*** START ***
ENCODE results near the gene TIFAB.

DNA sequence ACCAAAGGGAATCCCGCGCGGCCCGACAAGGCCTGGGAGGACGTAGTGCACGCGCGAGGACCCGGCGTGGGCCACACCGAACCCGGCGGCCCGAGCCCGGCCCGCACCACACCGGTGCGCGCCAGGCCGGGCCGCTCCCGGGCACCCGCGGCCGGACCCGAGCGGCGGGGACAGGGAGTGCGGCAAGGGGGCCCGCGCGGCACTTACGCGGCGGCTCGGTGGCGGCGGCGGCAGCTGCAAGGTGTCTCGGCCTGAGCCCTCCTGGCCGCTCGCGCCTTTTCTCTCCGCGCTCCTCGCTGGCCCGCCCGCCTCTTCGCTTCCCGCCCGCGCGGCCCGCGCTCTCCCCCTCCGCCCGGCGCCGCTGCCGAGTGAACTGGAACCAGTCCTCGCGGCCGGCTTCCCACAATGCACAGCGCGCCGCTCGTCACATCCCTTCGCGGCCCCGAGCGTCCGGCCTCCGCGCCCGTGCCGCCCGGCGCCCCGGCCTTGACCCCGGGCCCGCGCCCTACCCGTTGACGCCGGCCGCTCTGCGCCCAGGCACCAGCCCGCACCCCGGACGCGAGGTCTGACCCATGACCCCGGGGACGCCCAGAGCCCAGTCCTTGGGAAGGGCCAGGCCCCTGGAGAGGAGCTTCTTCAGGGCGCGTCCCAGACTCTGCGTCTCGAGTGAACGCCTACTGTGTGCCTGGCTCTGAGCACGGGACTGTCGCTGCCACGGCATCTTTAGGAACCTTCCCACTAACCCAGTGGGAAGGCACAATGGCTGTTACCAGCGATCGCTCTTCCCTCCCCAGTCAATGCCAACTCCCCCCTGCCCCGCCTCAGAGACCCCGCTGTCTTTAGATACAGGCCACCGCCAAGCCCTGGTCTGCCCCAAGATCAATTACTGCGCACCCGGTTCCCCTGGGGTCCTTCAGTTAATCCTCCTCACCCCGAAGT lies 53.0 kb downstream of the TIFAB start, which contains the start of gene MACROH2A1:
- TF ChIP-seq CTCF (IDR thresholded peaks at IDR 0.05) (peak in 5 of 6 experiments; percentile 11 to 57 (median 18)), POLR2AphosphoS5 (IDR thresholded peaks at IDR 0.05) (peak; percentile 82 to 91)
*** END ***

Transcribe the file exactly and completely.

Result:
ENCODE results near the gene TIFAB.

DNA sequence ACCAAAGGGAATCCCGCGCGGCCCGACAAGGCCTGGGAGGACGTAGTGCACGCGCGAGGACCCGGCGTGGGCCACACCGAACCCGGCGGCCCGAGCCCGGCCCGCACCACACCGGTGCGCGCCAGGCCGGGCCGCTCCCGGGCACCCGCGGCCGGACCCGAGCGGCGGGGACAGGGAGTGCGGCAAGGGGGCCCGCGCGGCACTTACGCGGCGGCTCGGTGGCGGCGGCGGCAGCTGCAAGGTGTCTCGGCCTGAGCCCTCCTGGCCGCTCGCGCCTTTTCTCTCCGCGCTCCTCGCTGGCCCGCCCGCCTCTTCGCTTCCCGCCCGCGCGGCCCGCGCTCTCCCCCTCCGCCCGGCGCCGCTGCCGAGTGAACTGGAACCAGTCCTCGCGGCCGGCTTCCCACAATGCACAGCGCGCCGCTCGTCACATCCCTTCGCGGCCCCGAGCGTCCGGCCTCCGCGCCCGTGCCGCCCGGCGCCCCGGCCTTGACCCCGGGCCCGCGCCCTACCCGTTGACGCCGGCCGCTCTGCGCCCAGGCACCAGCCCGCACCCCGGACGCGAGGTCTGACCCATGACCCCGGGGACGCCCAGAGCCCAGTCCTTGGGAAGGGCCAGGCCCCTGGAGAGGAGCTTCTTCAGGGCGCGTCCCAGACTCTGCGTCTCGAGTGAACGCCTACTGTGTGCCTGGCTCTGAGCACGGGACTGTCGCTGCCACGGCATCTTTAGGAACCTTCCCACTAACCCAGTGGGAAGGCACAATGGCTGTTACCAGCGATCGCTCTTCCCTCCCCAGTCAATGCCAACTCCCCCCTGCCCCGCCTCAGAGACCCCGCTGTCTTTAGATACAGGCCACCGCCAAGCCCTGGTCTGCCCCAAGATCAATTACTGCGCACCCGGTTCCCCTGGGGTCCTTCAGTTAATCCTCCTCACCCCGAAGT lies 53.0 kb downstream of the TIFAB start, which contains the start of gene MACROH2A1:
- TF ChIP-seq CTCF (IDR thresholded peaks at IDR 0.05) (peak in 5 of 6 experiments; percentile 11 to 57 (median 18)), POLR2AphosphoS5 (IDR thresholded peaks at IDR 0.05) (peak; percentile 82 to 91)